Since our start in 1994, fly sprays have been a virtual ongoing field trial in our test barns. Like you, we’re constantly looking for a repellent that works and lasts.
We prefer sprays over wipes or roll-ons, except for the head area, where we want to avoid spraying the eyes, nose and mouth. Roll-ons are great for the head, much easier to use than a messy rag or mitt.
While we’ve found that oil-based products may do a better job than water-based repellents in the fight against flies, we’re not keen on the oily, dirty residue they leave on our horses’ coats. Water-based sprays are cleaner, less slick and many include coat conditioners, too.
Start your spraying routine with a groomed horse. Never spray areas where you’re going to place tack, unless the bottle specifically says you can. You could cause skin irritation and the area may become slippery.
Always do a 24-hour spot test when using a product new to your horse. Spray the stuff you’re using for the first time in a small area you’ll remember, such as the point of the shoulder or the front of the fetlock. Wait 24 hours and check to be sure there’s no reaction to the product, such as heat, swelling or flaking skin. If there is a reaction, get a different product.
For most schooling sessions, we skip spraying the head, opting for a riding fly mask, like the one from Cashel Co. (www.cashelcompany.com, 800-333-2202). It may help with headshaking issues, too. Riding masks are made of a lighter, more see-through material. They won’t hold up well in a pasture situation, where the horse might rub his head and roll, but they’re great over a bridle.
It’s a no-brainer that concentrates — the products you mix with water yourself — are the most economical choice. We caution you to mix according to the manufacturer’s specifications, using the weakest recommended concentration first and moving to a higher dilution if necessary. If the manufacturer doesn’t say you can increase the dilution, don’t. You may do harm to your horse.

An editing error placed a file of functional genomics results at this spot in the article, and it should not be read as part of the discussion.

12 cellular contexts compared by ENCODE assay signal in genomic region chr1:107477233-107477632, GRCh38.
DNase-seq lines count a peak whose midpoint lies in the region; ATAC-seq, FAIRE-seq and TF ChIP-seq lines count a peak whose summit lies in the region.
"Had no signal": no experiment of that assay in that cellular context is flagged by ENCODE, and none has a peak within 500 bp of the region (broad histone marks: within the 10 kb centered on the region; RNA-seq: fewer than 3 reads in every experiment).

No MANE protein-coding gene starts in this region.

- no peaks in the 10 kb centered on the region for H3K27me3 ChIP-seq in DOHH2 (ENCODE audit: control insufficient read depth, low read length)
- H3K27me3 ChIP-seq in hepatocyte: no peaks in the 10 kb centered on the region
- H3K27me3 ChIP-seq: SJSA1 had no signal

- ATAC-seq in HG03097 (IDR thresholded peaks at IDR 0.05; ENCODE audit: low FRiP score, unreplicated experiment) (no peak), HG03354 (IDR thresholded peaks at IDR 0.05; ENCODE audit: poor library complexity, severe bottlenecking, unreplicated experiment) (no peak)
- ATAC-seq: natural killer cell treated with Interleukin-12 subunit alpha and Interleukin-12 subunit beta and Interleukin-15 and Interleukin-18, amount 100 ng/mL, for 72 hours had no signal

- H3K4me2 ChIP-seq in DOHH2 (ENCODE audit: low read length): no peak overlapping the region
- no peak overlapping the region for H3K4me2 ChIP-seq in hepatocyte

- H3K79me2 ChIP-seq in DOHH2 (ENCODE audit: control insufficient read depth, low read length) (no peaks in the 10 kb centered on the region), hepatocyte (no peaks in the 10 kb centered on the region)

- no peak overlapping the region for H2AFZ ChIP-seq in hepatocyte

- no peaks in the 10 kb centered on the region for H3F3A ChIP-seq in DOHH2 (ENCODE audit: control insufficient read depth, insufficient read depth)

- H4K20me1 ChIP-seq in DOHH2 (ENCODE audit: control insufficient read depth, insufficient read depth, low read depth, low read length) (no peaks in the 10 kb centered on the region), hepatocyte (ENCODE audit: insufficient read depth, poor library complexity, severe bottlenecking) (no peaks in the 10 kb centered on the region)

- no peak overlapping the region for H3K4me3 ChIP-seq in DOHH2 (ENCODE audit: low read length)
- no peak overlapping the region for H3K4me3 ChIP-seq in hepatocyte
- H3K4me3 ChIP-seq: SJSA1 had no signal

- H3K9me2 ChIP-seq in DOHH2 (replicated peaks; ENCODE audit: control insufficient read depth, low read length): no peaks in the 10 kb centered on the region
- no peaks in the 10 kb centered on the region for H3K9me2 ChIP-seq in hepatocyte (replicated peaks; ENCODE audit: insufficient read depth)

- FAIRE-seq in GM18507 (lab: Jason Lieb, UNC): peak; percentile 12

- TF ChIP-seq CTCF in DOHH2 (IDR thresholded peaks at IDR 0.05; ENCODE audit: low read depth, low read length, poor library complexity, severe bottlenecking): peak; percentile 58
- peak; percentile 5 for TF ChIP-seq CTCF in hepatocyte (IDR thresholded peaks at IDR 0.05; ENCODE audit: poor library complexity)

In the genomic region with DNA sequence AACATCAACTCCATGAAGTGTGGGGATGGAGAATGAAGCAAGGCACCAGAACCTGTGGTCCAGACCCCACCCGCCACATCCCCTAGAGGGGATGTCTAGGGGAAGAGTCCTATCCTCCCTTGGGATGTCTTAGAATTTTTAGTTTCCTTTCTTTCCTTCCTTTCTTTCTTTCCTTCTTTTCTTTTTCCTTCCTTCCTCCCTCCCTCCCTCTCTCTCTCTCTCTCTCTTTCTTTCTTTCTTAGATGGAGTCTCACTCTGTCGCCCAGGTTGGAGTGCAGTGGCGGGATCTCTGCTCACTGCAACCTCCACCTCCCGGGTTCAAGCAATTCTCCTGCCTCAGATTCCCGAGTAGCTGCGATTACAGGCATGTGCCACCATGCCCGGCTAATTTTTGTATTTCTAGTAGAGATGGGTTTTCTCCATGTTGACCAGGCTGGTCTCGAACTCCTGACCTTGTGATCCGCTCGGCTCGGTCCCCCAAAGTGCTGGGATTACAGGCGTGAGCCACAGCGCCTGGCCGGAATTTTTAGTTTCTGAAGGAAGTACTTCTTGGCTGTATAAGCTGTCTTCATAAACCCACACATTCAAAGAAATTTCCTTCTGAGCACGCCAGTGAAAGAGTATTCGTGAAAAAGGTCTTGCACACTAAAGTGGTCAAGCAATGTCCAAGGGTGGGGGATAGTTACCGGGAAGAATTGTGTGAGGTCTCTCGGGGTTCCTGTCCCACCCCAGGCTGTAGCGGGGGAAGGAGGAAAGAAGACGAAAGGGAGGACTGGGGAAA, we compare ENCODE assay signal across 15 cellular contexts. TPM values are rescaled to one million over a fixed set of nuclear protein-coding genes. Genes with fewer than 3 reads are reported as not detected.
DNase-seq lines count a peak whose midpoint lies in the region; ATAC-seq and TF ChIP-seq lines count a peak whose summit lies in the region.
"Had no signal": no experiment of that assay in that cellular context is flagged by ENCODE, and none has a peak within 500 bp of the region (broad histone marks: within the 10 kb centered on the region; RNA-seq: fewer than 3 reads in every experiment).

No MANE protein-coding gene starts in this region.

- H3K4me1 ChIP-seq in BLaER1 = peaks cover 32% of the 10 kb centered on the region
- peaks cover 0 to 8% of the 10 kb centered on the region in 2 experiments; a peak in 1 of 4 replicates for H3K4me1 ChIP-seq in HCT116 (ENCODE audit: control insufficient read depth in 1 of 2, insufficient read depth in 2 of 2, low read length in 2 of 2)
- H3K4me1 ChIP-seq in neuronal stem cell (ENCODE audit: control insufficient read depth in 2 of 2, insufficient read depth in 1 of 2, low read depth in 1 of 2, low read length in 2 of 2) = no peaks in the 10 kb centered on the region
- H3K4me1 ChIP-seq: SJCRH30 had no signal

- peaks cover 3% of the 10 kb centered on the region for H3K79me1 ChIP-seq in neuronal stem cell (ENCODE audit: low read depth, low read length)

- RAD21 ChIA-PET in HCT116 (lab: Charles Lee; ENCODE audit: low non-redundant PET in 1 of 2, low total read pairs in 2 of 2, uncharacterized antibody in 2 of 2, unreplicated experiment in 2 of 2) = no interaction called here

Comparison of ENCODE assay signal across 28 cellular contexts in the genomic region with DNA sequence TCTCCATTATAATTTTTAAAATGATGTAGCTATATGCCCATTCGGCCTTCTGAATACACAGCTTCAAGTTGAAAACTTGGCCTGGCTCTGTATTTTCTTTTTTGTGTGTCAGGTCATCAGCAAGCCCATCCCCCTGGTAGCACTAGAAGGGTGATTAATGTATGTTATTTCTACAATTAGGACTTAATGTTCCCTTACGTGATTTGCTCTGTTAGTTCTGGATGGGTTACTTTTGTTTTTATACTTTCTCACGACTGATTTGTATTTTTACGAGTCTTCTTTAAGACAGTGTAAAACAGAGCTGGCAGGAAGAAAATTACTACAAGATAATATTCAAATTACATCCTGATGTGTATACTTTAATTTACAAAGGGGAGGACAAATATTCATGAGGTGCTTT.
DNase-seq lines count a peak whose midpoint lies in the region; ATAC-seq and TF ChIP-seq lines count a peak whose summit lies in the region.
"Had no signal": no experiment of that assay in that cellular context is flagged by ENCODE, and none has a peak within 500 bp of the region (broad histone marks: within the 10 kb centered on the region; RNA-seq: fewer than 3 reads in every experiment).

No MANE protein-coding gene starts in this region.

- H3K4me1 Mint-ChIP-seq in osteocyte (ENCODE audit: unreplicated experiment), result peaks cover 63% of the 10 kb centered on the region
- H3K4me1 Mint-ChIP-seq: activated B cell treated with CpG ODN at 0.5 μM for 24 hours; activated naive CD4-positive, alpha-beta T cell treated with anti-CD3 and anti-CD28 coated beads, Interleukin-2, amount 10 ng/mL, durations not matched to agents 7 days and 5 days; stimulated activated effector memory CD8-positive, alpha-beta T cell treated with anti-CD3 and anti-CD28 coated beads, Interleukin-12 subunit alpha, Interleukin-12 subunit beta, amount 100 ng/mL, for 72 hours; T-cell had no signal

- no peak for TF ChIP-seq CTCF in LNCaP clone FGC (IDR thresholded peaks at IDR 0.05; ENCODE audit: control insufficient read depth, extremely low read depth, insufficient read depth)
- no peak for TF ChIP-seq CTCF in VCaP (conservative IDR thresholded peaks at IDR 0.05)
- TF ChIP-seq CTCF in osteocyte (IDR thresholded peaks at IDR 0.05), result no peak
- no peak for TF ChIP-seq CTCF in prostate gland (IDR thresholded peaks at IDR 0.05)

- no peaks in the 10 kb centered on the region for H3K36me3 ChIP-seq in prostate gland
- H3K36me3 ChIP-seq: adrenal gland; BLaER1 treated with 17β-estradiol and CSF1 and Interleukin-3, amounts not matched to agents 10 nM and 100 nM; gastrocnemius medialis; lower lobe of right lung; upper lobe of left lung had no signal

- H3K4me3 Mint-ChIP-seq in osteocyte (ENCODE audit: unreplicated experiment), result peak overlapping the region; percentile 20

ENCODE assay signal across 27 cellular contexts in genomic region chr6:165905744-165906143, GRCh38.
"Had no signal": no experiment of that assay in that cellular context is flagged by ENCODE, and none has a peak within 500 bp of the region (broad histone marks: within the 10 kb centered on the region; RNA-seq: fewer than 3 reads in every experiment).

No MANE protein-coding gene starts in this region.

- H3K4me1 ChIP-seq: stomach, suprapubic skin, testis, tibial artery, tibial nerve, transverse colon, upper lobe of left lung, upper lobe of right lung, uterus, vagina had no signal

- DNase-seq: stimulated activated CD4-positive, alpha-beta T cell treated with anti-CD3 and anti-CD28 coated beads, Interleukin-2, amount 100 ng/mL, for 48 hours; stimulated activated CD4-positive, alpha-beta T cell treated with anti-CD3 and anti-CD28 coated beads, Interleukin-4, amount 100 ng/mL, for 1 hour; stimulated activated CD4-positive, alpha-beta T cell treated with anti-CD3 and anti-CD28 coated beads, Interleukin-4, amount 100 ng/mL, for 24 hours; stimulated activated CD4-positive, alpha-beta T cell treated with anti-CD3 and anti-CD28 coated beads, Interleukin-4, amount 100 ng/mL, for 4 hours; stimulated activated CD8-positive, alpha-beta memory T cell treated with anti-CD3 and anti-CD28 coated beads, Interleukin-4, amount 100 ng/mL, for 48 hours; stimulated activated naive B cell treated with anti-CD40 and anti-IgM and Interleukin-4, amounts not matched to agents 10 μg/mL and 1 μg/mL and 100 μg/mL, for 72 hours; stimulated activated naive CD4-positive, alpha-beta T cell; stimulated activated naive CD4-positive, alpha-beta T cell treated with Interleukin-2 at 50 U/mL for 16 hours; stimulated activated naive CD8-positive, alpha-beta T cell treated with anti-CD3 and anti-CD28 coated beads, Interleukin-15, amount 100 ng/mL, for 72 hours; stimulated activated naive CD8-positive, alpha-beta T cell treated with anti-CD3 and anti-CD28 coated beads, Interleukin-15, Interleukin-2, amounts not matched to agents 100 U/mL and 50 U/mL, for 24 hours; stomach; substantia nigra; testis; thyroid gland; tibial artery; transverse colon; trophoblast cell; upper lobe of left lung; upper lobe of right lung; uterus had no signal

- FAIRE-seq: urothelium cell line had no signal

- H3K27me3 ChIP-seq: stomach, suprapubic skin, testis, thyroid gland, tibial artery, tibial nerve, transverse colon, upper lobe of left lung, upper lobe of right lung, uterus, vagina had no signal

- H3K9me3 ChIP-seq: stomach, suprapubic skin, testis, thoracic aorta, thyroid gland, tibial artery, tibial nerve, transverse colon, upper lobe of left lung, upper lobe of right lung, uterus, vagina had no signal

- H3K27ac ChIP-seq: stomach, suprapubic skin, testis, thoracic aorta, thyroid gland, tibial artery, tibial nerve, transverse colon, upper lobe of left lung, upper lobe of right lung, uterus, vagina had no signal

With concentrates — and many ready-mixes for that matter — be sure you shake the bottle to evenly distribute the active ingredients before applying the spray. Note: Many concentrates will tell you to only mix enough spray for so many days use. Pay attention to these guidelines to achieve maximum effectiveness.
We like to purchase our own sprayer and mark the bottle with a permanent marker to show us how much concentrate to pour in and then how much water to add. It’s easer than constantly measuring concentrate and water.
If you prefer to avoid chemicals, we understand. But take care with herbal products, too. It’s an overused phrase but ”natural doesn’t necessarily mean safe.” Read labels. Don’t mix ingredients if you’re not sure you can. Herbals can burn, sting and smell as bad as some chemicals.
Although herbal-product choices have increased and improved dramatically since they first appeared on the market, remember that there’s a reason manufacturers began using chemicals to fight insects: Overall, we find chemicals work better.